http://vintage-camera-lenses.com/carl-zeiss-ultron-50mm-1-8/

  2. Al

    Thanks for your review! How would you compare this one to Sigma 60 2.8 DN on A7II ? Does it really 4x better as price ? How much slower is the AF on Sigma?

    Thanks

    1. Jordan Steele

      Well, the Sigma is an APS-C only lens, so on the A7 II, it’s not a competitor.

      1. Al

        Thanks for your response, Jordan. APS-C only ? But it can be mounted onto A7II, and shot in FF mode too, with some vignetting. People also reported removing baffle and reducing vignetting, with further processing in LR for even more vignetting reduction.

        1. Jordan Steele

          It will mount, and the lens is excellent. You have to decide whether saving the cash is worth losing some resolution, having to crop every image manually, having a notably longer focal length (once cropped, it’ll be closer to a 70mm FOV), and over a stop slower aperture. I view something like a manual focus 50/1.4 or 55/1.2 to be a much stronger ‘competitor’ than dealing with that regularly.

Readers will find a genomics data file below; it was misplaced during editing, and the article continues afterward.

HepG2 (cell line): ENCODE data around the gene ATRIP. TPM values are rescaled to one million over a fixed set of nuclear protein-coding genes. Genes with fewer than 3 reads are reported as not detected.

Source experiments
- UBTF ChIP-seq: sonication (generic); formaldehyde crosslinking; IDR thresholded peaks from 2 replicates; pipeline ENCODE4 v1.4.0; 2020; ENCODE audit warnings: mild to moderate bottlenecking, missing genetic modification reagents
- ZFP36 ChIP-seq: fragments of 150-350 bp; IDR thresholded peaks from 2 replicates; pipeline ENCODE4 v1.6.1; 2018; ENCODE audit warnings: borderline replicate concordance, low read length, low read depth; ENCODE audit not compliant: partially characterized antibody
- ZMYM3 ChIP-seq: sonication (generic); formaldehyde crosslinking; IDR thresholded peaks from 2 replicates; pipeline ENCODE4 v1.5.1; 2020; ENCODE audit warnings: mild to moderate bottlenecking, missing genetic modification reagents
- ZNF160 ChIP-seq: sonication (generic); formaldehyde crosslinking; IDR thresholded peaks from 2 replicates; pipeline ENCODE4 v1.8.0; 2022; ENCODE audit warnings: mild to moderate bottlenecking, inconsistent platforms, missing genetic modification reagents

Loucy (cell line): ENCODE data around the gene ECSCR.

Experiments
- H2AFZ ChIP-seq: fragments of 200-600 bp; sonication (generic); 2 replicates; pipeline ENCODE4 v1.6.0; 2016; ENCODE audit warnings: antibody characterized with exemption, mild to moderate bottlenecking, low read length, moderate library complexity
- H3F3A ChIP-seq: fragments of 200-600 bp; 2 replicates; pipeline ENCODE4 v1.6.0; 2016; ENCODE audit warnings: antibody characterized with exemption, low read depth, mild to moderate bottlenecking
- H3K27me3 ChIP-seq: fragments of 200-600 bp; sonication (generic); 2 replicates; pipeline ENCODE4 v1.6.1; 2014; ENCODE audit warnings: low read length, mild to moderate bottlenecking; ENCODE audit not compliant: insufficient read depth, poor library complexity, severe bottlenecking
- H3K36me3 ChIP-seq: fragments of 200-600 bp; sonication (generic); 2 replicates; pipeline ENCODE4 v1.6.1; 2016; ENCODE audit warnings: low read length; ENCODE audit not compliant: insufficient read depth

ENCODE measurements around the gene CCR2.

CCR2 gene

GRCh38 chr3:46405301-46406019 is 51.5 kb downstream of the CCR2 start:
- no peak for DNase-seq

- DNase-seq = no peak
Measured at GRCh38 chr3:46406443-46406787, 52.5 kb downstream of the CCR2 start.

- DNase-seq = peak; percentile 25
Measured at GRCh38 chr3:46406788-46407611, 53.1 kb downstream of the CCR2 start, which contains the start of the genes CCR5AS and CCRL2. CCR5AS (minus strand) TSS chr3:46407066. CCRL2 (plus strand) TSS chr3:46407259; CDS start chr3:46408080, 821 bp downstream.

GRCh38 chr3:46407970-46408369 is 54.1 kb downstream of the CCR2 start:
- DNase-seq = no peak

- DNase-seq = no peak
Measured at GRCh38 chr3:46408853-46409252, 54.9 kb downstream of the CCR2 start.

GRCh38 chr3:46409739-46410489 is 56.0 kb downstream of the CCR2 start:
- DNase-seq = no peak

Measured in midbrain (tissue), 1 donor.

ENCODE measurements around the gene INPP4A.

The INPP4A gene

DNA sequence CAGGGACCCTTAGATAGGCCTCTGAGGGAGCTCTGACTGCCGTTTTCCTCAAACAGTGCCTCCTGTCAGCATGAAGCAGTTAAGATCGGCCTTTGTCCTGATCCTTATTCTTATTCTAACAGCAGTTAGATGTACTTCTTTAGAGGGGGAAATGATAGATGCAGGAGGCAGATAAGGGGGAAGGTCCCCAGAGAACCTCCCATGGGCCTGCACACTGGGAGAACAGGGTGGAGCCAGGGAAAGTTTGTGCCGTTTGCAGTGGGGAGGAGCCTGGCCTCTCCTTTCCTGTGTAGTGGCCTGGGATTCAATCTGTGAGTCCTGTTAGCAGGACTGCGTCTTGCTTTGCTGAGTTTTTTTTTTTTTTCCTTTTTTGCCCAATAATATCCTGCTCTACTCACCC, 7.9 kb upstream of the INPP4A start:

The Sigma 60 is an amazing optic, and the choice is much tougher if you’re an APS-C shooter (and where I think it makes more sense to shoot the 60.) The 55 sings on full frame.

  3. Arnie Prince

    Jordan, excellent comprehensive assessment of the virtues of the Zeiss FE 55mm f/1.8 ZA Sonnar T. So much so that I have opted to purchase the lens coupled with the A7II and a Metabones adapter (for my Nikon lenses). Thank you.

  4. Chris

    Your “Morning in Columbus” shot is exceptional.

    What is your impression of the focusing speed differences between the Sigma 60 2.8 and the FE 55 1.8 on the A6000? I’ve read that the Sigma 60 2.8 never received a firmware update to take full advantage of the A6000’s improved focusing, but does this translate to a meaningful difference in focusing speed?